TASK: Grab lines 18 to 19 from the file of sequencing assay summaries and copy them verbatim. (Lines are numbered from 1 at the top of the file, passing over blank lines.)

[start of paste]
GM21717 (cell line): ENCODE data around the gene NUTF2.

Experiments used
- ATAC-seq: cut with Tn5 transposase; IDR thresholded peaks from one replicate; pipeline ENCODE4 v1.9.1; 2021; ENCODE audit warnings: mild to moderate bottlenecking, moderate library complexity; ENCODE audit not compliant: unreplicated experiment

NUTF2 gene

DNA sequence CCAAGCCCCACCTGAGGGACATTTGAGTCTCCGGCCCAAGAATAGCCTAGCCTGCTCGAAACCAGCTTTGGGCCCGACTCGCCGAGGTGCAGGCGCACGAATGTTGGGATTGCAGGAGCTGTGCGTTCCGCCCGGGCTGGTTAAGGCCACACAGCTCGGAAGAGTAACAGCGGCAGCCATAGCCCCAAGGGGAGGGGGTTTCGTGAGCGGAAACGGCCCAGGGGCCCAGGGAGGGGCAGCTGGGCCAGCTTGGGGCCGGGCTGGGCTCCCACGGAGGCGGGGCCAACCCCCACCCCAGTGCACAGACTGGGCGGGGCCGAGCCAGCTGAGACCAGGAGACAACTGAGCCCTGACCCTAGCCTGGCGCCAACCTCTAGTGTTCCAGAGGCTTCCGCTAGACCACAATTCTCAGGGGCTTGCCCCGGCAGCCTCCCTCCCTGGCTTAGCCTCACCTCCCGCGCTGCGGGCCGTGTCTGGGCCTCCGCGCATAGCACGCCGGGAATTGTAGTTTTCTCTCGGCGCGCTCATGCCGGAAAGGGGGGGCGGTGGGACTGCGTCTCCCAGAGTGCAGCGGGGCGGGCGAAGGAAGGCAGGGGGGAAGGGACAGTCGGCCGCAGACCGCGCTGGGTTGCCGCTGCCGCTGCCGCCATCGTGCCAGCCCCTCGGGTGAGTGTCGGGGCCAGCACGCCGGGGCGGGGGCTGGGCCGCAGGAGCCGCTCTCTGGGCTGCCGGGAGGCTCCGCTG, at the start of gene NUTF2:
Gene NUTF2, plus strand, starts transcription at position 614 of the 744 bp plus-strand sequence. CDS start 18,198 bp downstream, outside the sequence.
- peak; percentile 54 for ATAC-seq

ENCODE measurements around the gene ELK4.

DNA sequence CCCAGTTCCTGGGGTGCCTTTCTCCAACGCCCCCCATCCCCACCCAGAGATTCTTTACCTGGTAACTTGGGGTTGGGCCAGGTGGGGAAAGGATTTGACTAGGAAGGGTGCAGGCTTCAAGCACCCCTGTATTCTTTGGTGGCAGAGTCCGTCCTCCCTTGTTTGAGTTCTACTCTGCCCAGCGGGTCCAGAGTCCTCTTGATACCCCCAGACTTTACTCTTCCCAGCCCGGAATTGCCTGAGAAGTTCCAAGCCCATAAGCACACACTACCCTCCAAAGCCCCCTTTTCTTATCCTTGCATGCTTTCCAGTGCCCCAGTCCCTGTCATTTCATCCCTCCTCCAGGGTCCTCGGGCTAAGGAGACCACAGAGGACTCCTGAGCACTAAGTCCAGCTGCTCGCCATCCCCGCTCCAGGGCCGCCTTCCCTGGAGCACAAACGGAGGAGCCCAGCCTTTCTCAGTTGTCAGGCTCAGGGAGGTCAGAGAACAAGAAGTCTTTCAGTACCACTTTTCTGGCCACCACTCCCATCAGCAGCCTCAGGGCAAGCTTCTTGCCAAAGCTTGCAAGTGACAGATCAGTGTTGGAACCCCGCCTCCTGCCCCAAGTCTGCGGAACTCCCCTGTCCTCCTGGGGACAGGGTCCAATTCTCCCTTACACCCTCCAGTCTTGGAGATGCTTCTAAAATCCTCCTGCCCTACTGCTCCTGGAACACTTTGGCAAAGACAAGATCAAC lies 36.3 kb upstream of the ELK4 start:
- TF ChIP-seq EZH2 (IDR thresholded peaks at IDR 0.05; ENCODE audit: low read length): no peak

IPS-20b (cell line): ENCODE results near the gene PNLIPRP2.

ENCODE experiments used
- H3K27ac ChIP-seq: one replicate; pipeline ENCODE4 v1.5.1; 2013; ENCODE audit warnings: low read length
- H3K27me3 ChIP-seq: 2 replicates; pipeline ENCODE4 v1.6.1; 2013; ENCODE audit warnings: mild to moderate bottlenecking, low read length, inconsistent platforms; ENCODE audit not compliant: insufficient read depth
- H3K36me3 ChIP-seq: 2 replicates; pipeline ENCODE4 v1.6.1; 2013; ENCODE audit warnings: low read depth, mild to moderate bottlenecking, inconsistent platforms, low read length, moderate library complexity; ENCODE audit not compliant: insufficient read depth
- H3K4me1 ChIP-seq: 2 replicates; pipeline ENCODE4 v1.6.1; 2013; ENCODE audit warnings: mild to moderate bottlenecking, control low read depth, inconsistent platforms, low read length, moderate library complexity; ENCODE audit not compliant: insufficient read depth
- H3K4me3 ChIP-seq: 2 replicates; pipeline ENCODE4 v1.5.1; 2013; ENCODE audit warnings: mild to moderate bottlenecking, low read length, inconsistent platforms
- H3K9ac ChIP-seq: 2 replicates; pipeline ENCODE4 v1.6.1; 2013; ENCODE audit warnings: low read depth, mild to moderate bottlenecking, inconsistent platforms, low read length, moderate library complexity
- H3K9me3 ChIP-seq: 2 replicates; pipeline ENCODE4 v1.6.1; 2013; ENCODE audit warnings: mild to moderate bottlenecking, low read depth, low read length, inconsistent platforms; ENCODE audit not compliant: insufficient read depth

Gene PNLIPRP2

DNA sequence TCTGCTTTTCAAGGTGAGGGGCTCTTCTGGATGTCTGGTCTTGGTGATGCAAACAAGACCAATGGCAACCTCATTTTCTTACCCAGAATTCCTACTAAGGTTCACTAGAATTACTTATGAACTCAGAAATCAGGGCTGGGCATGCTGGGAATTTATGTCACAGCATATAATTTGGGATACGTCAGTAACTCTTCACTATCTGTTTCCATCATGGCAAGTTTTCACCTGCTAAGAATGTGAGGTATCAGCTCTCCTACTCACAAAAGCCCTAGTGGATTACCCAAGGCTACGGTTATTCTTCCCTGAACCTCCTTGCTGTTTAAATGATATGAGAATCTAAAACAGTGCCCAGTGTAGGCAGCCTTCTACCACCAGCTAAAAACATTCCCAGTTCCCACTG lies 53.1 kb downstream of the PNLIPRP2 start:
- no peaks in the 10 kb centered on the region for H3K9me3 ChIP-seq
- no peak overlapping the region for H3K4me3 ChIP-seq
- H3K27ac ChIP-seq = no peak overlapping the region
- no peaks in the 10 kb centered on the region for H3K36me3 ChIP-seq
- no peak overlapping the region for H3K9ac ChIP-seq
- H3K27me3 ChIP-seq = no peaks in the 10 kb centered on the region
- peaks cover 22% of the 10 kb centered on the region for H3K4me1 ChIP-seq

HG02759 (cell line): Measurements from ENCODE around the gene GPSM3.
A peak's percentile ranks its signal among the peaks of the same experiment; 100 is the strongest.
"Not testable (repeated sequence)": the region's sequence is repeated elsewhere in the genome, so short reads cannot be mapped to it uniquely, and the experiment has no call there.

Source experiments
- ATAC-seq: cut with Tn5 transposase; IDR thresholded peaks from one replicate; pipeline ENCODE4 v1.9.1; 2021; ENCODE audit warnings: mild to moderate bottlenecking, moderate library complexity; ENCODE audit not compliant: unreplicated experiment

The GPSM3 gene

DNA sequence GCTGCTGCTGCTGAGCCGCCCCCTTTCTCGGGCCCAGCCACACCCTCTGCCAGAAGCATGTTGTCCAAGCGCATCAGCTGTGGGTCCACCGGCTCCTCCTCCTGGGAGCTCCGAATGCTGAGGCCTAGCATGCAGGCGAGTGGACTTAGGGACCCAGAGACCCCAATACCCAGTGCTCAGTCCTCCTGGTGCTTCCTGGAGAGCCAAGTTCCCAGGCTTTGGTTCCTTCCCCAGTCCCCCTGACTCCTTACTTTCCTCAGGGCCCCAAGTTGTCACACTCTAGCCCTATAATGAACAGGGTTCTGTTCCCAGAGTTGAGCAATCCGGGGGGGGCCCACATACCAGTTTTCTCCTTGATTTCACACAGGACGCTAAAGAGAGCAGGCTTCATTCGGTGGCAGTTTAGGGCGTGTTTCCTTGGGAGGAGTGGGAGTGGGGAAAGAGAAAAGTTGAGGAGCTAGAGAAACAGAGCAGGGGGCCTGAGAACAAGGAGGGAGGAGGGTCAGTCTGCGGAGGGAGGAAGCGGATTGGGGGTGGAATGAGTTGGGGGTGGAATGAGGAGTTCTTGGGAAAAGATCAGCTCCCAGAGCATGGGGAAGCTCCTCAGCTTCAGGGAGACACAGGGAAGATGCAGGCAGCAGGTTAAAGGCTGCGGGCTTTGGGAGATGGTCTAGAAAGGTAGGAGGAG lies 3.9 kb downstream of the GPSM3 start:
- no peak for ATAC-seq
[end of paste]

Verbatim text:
- H3K9ac ChIP-seq: 2 replicates; pipeline ENCODE4 v1.6.1; 2013; ENCODE audit warnings: low read depth, mild to moderate bottlenecking, inconsistent platforms, low read length, moderate library complexity
- H3K9me3 ChIP-seq: 2 replicates; pipeline ENCODE4 v1.6.1; 2013; ENCODE audit warnings: mild to moderate bottlenecking, low read depth, low read length, inconsistent platforms; ENCODE audit not compliant: insufficient read depth